Les Edgerton, in his book Hooked: write fiction that grabs readers at page one and never lets them go, also has something to say about dialogue tags. He argues: “Especially avoid using adverbial qualifiers for dialogue tags; instead, stick to said for almost all of your tags.” (pg. 31)
And yeah, I get it. I really do.
But may I ask this: what if my character is about to face certain death if she is heard aloud? Wouldn’t the reader want to read this:
“I can’t do this without you, Geoffrey. You have to show me what to do,” she whispered as they crouched behind a couch, waiting for the sound of footsteps to dissolve.
“I can’t do this without you, Geoffrey. You have to show me what to do,” she said as they crouched behind a couch, waiting for the sound of footsteps to dissolve.
I don’t know…maybe I’m thinking too much like a screenwriter, eager to show my reader what is happening in every aspect that I can. I want you to know that my character is whispering—not just saying something—but whispering it. Or pleading something. Or replying to the question that was just asked. Maybe she’s even breathing a statement, indicating that she is so tired or anxious about something, she can barely speak.
This is NOT necessary in every case and can certainly deter from the story if overdone. But my argument is that using “said” every time should not be an absolute. There is creative freedom to be had by all of us crazy writers.
Personally, when I read fiction that draws me in, it typically doesn’t have “said” repeated often, and the writer uses feeling words that describe how something is being said. Everyone is different, but that’s what I like and what flows best—to me.
Here is an excerpt from one of my favorite books, Merlin, by Stephen R. Lawhead. Though “said” is used more often than not throughout the book’s conversations—in the proper way, of course—this passage contains other dialogue tags that are appropriate and do not deter from the story.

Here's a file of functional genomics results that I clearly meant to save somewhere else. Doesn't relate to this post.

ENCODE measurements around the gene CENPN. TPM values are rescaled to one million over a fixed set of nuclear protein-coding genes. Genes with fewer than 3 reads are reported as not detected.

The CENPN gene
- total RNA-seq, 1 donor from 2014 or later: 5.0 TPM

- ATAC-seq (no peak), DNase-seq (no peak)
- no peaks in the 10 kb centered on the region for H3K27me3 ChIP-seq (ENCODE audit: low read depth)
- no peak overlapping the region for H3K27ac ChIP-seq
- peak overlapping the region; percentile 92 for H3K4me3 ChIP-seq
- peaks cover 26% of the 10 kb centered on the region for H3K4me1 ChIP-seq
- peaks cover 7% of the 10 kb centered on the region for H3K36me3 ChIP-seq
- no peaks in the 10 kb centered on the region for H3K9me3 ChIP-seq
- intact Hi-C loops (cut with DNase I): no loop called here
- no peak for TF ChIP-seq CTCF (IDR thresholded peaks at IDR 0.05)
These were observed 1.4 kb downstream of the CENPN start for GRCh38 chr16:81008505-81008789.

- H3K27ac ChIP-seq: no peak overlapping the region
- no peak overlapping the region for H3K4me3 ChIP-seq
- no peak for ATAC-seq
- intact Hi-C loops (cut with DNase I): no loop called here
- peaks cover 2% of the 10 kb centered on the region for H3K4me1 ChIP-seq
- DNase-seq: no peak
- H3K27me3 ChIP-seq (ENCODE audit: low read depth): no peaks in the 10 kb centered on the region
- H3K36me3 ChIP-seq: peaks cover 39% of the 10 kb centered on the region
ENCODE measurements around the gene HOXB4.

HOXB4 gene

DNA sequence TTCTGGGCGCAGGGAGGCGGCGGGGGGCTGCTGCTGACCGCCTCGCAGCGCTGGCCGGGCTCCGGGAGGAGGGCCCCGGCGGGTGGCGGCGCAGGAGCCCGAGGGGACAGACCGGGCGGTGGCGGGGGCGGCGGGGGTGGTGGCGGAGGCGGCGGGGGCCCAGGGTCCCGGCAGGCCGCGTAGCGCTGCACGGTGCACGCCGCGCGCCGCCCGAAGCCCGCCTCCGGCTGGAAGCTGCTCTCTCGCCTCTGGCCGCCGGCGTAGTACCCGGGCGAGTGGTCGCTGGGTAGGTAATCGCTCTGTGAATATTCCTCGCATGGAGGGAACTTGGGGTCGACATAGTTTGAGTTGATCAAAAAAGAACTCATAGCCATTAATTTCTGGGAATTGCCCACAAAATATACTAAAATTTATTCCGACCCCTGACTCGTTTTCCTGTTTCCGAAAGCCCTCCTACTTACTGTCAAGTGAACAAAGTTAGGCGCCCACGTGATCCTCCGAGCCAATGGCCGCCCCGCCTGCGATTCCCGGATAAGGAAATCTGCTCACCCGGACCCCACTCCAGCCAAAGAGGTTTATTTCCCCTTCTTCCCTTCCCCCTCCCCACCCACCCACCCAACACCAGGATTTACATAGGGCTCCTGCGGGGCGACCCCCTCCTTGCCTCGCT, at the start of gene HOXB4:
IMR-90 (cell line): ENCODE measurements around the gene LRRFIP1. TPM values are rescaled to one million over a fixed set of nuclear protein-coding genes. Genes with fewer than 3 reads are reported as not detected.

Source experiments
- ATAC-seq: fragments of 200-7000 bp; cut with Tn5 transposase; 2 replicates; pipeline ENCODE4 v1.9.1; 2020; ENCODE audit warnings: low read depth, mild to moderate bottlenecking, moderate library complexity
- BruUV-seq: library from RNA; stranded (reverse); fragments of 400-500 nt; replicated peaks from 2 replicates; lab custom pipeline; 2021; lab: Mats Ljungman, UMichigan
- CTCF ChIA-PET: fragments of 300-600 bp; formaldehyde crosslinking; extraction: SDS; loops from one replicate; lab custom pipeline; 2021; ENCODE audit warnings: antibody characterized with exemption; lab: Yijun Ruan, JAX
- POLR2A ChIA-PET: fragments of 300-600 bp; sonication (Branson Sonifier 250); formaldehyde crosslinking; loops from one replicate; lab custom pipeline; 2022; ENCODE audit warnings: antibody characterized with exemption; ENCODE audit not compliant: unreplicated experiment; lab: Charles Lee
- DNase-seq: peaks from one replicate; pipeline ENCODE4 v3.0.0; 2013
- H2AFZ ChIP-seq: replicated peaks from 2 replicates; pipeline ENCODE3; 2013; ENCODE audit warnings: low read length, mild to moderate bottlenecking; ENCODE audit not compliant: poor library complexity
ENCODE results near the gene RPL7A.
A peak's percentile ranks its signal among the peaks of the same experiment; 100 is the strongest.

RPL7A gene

We rode on a pace or so, and then I reined up. “Pelleas, listen carefully to me now. You have found me and brought me back to the world of men, and I thank you for that. But it is in my mind that you will soon curse the day you begged my service. You will wish, perhaps, that you had never wasted a day in search for me.”
“Forgive me, my lord, but your own heart will prove traitor before I do,” he swore. And I knew he meant it with all that was in him.
“What I have to do will earn no man’s thanks,” I warned him. “It could be that before I am through I will be despised from one end of this island to the other, with every hand raised against me and those who stand with me.”
“Let others make their choice; I have made mine, my Lord Merlin.”
He was in earnest, and now that I knew he understood how hard it would be, I knew I could trust him with both our lives. “So be it,” I said. “May God reward your faith, my friend.”
See? Only ONE “said” in that and I think Lawhead’s writing is brilliant! Honestly, though, what kind of writer would I be if I weren’t willing to hear every side? I’m curious to know thoughts that you have about using synonyms for “said” and synonyms in general. Be nice, but speak your mind. Let’s have it!
Until next time…